Physical Manifestations. Besides its mental and psychological scars, childhood trauma may have physical manifestations such as chronic illnesses and physical disturbances. Trauma can also be associated with unusual stress levels, influencing one’s hormonal behavior. This weakens the body, preventing it from performing at its full capacity. Hence, not only does childhood trauma affect one’s capabilities, but it may also impact others’ perceptions of the person.
Emotional Manifestations. Over time, trauma can alter one’s understanding of their own emotions. This causes people to react differently or overreact in certain situations unnecessarily. These distressing events can also increase one’s aggressiveness, anxiety, and emotional outbursts and can be a primary reason for depression and panic attacks.
Childhood trauma may have happened in the past, but its impact can drag on in the future. This can range from individual manifestations such as the ones mentioned above to a more social impact. While these demonstrations aren’t exactly destructive, they still hinder one’s development.
Working with Childhood Trauma
These manifestations aren’t a perpetual consequence. Adults can address the trauma driving these behaviors and move forward to change.
Acknowledge that it Happened
A simple instance of opening up to others whom one wholeheartedly trusts can be the first step to processing trauma. Admitting something one has experienced can be very difficult as an adult since this can likewise mean acknowledging or associating that event with one’s weakness. However, it’s essential to understand that trauma is never the victim’s fault.
Work with a Professional
When working through trauma and other distressing psychological circumstances, the best resolution should be with a professional. People can find these painful memories too much to handle. Thus, professionals can guide how to best work through them. Additionally, these professionals can provide materials and other methods to control pain and become stronger individuals.
Find a Support Group
One can easily find a professional that can help them. But whether they accept the help and follow the advice depends on the individual. Interacting with individuals who share the same trauma can be enough motivation to fuel one’s drive to betterment. Lean on others’ experiences and learn how they worked through their problems.
A perfect material to learn from is Veronica’s overcoming journey from childhood abuse, The Other Side of Fear. In this book, she shares how she worked through the issues she experienced as a child and how these impacted her life.
Childhood trauma has a connection to how people interact with people, affecting how they manage their relationships.
Childhood trauma is one of the principal reasons for psychological, mental, and physical issues. This trauma is caused by any distressing event that happened to a person during their earlier years, which results in more distressing behavioral patterns in adulthood. And one of these patterns is in line with how they form and navigate around their adult relationships.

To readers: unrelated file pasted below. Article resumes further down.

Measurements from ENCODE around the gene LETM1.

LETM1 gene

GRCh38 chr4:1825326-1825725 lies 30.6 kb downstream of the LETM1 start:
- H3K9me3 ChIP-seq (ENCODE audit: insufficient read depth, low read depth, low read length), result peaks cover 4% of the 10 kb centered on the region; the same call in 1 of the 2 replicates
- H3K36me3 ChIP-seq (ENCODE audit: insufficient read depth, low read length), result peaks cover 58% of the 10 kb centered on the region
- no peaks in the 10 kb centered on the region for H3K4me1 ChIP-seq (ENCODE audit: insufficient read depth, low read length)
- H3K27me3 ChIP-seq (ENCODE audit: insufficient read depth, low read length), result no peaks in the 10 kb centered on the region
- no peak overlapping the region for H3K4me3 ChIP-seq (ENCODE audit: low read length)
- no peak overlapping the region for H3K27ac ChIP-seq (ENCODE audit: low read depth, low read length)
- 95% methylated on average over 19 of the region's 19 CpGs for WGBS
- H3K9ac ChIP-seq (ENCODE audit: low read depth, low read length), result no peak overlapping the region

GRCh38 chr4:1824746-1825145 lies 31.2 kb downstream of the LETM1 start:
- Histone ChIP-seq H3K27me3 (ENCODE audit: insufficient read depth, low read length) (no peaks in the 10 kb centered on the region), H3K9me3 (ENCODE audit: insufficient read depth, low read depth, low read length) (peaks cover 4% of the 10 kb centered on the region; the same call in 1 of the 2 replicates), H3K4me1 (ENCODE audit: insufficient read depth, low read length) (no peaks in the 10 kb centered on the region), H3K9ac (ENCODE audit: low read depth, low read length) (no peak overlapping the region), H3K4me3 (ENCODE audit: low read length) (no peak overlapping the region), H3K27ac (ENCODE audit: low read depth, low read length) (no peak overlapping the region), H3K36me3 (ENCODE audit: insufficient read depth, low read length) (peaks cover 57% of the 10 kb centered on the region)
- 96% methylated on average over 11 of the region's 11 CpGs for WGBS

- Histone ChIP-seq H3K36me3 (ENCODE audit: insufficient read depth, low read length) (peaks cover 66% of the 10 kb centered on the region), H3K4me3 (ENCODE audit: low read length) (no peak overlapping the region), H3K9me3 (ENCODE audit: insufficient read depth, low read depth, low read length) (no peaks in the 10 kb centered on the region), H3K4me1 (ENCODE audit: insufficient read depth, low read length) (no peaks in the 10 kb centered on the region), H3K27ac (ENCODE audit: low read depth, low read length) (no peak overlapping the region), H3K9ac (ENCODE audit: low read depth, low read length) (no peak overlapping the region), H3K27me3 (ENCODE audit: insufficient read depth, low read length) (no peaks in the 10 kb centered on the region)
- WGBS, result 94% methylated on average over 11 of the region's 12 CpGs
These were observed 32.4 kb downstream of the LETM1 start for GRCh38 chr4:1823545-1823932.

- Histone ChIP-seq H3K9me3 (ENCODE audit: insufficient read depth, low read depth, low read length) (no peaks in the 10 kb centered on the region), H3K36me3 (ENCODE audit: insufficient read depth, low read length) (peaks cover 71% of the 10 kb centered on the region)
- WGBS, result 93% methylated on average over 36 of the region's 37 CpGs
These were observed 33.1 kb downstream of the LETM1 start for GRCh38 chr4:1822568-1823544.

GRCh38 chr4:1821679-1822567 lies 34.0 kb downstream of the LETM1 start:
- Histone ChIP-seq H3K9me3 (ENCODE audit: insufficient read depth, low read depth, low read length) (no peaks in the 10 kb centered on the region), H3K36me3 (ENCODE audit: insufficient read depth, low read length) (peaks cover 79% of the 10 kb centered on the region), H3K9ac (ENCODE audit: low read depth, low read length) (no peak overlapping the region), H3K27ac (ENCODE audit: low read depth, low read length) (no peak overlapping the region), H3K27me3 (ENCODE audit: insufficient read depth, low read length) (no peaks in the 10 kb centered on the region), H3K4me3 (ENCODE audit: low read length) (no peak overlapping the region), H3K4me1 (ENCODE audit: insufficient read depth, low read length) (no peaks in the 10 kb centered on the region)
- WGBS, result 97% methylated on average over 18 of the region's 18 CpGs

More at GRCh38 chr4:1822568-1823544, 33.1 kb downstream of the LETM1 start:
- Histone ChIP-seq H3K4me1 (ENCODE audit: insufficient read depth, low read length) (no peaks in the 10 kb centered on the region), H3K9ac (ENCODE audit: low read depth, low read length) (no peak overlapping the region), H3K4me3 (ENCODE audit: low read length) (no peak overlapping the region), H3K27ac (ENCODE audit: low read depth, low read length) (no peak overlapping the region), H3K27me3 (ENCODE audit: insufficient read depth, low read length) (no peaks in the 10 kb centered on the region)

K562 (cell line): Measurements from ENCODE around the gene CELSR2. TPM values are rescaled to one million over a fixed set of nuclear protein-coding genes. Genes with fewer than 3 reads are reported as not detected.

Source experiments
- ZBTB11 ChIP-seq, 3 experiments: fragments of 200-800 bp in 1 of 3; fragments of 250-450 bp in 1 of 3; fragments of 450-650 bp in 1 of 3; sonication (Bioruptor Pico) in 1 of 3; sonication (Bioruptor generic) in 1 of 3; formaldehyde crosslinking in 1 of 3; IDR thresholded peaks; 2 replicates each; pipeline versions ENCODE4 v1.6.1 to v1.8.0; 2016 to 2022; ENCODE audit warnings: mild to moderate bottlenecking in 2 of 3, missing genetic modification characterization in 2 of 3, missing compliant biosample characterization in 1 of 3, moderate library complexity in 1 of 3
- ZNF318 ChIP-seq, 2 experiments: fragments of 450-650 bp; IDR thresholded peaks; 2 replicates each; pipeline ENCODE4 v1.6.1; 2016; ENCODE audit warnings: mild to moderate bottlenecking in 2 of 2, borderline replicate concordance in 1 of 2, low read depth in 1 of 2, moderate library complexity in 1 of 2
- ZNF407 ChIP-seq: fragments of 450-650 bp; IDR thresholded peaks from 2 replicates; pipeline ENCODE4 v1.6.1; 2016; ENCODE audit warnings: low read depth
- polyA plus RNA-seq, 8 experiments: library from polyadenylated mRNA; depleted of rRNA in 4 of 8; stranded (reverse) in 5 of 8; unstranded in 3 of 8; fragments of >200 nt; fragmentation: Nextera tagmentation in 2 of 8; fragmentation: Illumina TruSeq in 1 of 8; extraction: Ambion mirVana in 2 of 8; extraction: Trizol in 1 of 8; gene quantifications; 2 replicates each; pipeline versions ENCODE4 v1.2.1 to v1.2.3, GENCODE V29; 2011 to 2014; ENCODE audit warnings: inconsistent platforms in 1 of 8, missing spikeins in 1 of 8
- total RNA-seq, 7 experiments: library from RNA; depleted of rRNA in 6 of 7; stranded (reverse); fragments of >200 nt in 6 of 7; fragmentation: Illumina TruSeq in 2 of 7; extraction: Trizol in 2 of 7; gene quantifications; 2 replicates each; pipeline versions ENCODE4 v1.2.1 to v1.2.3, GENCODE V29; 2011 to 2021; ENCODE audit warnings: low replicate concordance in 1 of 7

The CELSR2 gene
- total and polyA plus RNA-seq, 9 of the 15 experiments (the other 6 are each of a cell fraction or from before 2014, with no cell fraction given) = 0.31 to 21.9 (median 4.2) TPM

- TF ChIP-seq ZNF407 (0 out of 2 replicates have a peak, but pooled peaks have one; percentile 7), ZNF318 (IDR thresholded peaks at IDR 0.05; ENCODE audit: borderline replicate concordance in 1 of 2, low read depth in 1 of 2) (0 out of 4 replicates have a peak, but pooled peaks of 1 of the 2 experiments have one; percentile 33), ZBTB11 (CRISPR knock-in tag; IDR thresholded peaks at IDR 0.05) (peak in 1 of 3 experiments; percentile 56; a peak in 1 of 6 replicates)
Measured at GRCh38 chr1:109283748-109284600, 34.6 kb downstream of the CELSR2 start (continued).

More people have had traumatic childhoods than you’d think. In fact, in the United States alone, it’s been found that more than two-thirds of children are reported to have encountered some form of trauma. While this is a shared experience, it doesn’t mean it should remain unresolved. Hence, if you’re having trouble forming deeper relationships with others, you might want to be introspective and look back on your possibly rough past.
Childhood Trauma on Relationships
Prolonged exposure to adverse and traumatic experiences can affect how people perceive themselves and the world. Additionally, these childhood experiences may haunt the victim, reinforcing the belief that such events may happen to them at any time. This may end up preventing them from genuinely connecting to someone emotionally.
Reciprocation to Affection
One factor that’s significantly affected by childhood trauma is the person’s ability to reciprocate someone’s emotions. Most children develop trauma due to neglect and abandonment from their parents, the primary people they would have expected to receive love and protection from. This pain may influence their capabilities to trust and positively react to anyone’s affections.
Besides, if their parents hurt them, why would they have to believe that others won’t? Childhood trauma can teach children, now adults, not to trust anyone due to their previous experiences. Thus, they may prefer to stay away from forming relationships than risk letting someone in and possibly getting hurt in the future.
Avoidant Attachment Style
Childhood is when people receive and learn the very essence of security. They have their parents guiding them on how to be reliable and secure. With this aspect absent from their memories, people with traumatic childhood navigate relationships unknowing how to provide affection to the people they like correctly. They end up treading water around relationships due to their lack of experience with intimacy and security. Rather than letting someone get to know them, they may end up putting a wall around them.
Anxious Attachment Style
Contrary to the previous point, childhood trauma can also bring out a person’s fear of abandonment. Rather than keeping themselves away from people, they may experience the opposite. The nagging feeling that their partner can leave them anytime may lead to their readiness to do anything to make them stay, even if this means setting aside their interests. This attachment style, however martyr or heroic it may appear, can lead to a toxic relationship.
Children with troubled pasts may model what routine they lived with. For instance, if their parents constantly yelled and were aggressive with each other throughout their childhood, they may reflect this in their relationships. And with modeling, people repeatedly exposed to it will find it hard to change the behavior and have trouble realizing fault with it. This leads to two things. They might experience trouble expressing and relaying their emotions appropriately or develop toxic tendencies and hurt others.
Lastly, regarding childhood trauma affecting relationships, this doesn’t only include the romantic or platonic ones. It can also negatively influence one’s relationship with their religious beliefs.
Spirituality Severed by Trauma
In most instances, trauma can sever people’s belief and connection to God or any divine figure they believe in. This is due to the thought that if these figures were real, they wouldn’t have allowed such an event to happen to them. This likewise leads to a grudge against their belief, forcing them to stray away from their spirituality. This influence leads one to develop a grudge against and stray away from their spiritual belief. It can also impede their journey in healing from the trauma since one’s religion and beliefs are essential to work through it.
For a better reference, you can learn more about the significance of the ultimate love of God in Lisare’s book. With her narrative, you will follow and understand how childhood trauma does impact one’s life and how religious belief can help in facing this trauma.